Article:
What role should government play in setting a ‘vision’ for AI innovation?

The Trump administration doesn't want to regulate AI too tightly — so what should the government be doing?

With the creation of a White House Select Committee on Artificial Intelligence in May, the Trump administration unveiled its philosophical approach to AI innovation: The United States should lead the world, and the way to get there is by keeping any regulations at bay.

“We didn’t roll out the red tape before Edison turned on the first lightbulb. We didn’t cut the lines before Alexander Graham Bell made the first telephone call,” U.S. Deputy CTO Michael Kratsios said in his remarks at the select committee kickoff meeting. The unknown, he argued, “is no excuse for preemptive government intervention.”

Even so, there are important roles the government can play in helping to shape the future of this technology, panelists said at a Wednesday morning Politico event.

The government, the diverse group agreed, can and should aid in the creation of a national AI strategy, continue investing in early-stage AI research and work to foster international norm cooperation.


“Very similar to the way the United States kind of responded to Sputnik with kind of a national strategy around building the space program… I think that would be very, very useful right now,” said Rep. John Delaney, D-Md.

Technological competitors like China and others have a strategy, and the U.S. also needs to set out its “vision” and goals around AI. The government certainly has a role in helping to craft this approach, he said.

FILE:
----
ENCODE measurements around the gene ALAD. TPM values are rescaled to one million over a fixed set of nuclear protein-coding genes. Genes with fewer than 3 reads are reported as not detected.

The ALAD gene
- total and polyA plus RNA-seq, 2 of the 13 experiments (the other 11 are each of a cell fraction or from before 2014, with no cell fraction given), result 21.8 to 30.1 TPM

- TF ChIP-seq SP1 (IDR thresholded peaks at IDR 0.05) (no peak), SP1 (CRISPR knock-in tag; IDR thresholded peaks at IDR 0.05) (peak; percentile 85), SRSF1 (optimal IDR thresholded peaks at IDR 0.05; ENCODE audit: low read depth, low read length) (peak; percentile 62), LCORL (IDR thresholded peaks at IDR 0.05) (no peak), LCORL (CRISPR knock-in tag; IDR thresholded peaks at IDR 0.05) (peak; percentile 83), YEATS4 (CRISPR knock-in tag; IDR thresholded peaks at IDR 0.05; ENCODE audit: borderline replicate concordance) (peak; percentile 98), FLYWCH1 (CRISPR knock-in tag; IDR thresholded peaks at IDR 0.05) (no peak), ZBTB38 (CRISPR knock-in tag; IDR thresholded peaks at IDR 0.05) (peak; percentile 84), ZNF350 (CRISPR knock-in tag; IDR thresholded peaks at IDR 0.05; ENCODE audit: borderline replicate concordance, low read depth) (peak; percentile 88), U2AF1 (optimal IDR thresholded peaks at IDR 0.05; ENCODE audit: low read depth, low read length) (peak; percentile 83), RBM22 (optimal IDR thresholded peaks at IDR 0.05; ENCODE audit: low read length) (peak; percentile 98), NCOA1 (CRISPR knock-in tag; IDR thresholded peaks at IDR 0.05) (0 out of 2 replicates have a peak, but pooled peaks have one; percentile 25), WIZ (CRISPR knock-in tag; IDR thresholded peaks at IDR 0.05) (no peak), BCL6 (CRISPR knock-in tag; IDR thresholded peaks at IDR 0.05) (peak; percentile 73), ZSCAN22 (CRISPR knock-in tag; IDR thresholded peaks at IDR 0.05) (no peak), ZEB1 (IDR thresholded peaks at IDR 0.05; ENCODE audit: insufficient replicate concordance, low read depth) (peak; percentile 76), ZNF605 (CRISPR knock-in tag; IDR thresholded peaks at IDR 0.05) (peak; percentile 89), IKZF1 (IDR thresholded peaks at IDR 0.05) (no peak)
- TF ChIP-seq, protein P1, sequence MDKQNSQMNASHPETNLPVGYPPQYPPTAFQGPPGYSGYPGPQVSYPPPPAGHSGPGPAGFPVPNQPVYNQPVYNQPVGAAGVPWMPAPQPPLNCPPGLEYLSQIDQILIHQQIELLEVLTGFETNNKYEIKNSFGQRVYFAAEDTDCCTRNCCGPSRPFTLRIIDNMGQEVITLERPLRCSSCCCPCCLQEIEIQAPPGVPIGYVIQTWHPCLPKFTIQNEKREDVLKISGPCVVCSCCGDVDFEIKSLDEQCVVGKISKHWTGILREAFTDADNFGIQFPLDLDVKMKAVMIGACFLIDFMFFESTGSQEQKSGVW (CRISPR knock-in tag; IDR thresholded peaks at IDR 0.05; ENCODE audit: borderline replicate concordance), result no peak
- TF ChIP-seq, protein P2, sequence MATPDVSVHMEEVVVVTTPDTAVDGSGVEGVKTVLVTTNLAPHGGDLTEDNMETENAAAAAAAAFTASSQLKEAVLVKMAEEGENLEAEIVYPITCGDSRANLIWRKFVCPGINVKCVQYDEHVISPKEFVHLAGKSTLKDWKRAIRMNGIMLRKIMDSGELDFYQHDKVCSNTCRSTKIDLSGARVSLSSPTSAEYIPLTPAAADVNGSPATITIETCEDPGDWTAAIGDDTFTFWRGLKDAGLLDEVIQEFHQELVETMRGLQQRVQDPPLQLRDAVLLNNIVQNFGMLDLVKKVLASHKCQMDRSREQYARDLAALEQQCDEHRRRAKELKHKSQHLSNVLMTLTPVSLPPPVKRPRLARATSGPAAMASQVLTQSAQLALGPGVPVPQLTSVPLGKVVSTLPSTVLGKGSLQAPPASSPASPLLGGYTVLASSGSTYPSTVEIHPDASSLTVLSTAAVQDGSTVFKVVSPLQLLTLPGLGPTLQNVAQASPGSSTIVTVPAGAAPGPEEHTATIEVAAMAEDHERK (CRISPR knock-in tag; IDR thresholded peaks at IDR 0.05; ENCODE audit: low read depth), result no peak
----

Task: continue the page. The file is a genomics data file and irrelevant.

Walter Copan, director of the National Institute of Standards and Technology and a leader on the White House AI committee, said there are a “series of roles” that are “appropriate” for the government to hold in this area. First, he said, the government should sponsor early-stage research and development through government grants.

Rep. Will Hurd, R-Texas, agreed that investing in early-stage research is key. When it comes to the global race to AI dominance, he said, “the best case scenario is that we’re tied [with China].” The way to change that is to invest in research and “unlock data,” he said.

Second, Copan said, the government can use its convening power to find “synergy” between private sector and public sector actors — something the select committee arguably exists to create. Rashida Richardson, director of policy research for the AI Now Institute, offered one note of criticism on the select committee — while it includes government, industry and academia, she said, it does not yet include civil society groups. The diverse privacy, security and bias issues that AI brings up, she argued, indicate that civil society groups should have a seat at the table.


Dean Garfield, president and CEO of the Information Technology Industry Council, added that the federal government can also help lead international agreement on AI standards. Given all the work that countries around the world are currently doing, “it is an opportune time,” he said, to decide on what “the rules,” so to speak, should be.

“When the U.S. shows leadership on this, then that sets a framework for the rest of the world,” Hurd said.

Collectively, Delaney said, governments, the private sector, civil society groups and even individual citizens have a journey of choices ahead. “We’re not going to go to bed one night and wake up in the ‘Terminator’ movie,” he said, to laughter in the room. But the investment and regulation and collaboration decisions we make, he added, will have an impact on what kind of world we do wake up to.

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